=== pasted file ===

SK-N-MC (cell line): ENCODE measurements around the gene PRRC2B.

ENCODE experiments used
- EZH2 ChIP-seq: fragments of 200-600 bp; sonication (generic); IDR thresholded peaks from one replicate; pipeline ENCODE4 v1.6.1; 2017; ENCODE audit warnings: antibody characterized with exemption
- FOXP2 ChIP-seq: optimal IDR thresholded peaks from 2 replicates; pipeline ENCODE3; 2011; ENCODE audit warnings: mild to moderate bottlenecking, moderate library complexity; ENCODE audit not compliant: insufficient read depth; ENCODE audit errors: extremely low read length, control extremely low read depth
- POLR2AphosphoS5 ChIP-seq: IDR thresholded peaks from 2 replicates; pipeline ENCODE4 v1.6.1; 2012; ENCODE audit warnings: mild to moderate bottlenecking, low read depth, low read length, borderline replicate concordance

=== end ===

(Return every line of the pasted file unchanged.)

SK-N-MC (cell line): ENCODE measurements around the gene PRRC2B.

ENCODE experiments used
- EZH2 ChIP-seq: fragments of 200-600 bp; sonication (generic); IDR thresholded peaks from one replicate; pipeline ENCODE4 v1.6.1; 2017; ENCODE audit warnings: antibody characterized with exemption
- FOXP2 ChIP-seq: optimal IDR thresholded peaks from 2 replicates; pipeline ENCODE3; 2011; ENCODE audit warnings: mild to moderate bottlenecking, moderate library complexity; ENCODE audit not compliant: insufficient read depth; ENCODE audit errors: extremely low read length, control extremely low read depth
- POLR2AphosphoS5 ChIP-seq: IDR thresholded peaks from 2 replicates; pipeline ENCODE4 v1.6.1; 2012; ENCODE audit warnings: mild to moderate bottlenecking, low read depth, low read length, borderline replicate concordance